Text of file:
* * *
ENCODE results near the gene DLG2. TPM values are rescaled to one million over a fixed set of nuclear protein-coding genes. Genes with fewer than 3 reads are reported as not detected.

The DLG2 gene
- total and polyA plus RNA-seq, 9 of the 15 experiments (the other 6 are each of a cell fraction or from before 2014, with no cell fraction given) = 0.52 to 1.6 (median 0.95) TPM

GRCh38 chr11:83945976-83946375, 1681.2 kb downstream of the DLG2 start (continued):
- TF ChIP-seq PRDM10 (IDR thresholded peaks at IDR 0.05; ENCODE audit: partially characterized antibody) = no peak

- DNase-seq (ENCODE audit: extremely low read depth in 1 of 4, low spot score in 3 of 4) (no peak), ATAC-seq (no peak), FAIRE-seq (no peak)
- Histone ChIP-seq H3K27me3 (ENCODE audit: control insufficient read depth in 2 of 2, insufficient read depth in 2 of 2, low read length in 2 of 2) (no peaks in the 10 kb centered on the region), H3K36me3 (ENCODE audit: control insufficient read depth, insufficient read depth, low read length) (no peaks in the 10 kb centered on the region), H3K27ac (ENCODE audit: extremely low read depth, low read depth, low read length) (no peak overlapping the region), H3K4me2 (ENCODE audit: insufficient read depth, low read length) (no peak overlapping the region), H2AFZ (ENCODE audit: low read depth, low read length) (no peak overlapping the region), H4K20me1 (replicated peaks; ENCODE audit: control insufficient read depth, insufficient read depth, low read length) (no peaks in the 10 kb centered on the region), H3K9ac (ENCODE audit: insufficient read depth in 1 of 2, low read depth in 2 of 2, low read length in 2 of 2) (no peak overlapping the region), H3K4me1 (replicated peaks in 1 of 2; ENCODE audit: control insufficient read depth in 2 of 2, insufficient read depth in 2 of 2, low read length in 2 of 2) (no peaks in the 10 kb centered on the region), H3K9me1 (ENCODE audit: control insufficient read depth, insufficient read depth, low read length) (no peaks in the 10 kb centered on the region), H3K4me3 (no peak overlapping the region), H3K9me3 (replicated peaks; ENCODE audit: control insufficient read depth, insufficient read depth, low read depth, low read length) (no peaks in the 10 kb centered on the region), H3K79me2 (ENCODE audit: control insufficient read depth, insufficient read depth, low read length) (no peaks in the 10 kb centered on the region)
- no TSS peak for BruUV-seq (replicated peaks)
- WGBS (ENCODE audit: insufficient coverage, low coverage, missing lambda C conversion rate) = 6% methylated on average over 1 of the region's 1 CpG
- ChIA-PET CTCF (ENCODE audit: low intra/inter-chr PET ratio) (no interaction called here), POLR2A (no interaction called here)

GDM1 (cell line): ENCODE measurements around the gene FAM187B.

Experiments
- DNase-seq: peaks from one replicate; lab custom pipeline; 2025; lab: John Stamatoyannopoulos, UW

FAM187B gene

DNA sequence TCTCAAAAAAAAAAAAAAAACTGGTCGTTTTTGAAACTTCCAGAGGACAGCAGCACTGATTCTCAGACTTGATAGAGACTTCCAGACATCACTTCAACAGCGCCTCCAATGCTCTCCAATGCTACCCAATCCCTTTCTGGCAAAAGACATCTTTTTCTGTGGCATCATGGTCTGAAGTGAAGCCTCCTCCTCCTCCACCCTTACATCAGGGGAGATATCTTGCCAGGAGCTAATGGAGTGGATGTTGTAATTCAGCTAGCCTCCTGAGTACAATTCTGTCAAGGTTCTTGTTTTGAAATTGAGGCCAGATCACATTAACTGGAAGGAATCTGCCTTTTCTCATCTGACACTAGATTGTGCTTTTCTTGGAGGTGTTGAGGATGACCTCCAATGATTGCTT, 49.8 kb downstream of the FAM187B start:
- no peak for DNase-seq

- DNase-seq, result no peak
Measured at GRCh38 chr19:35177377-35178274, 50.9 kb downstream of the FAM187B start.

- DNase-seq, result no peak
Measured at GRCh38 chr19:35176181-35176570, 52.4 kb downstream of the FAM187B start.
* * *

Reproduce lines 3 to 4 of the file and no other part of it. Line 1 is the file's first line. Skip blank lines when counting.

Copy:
- total and polyA plus RNA-seq, 9 of the 15 experiments (the other 6 are each of a cell fraction or from before 2014, with no cell fraction given) = 0.52 to 1.6 (median 0.95) TPM

GRCh38 chr11:83945976-83946375, 1681.2 kb downstream of the DLG2 start (continued):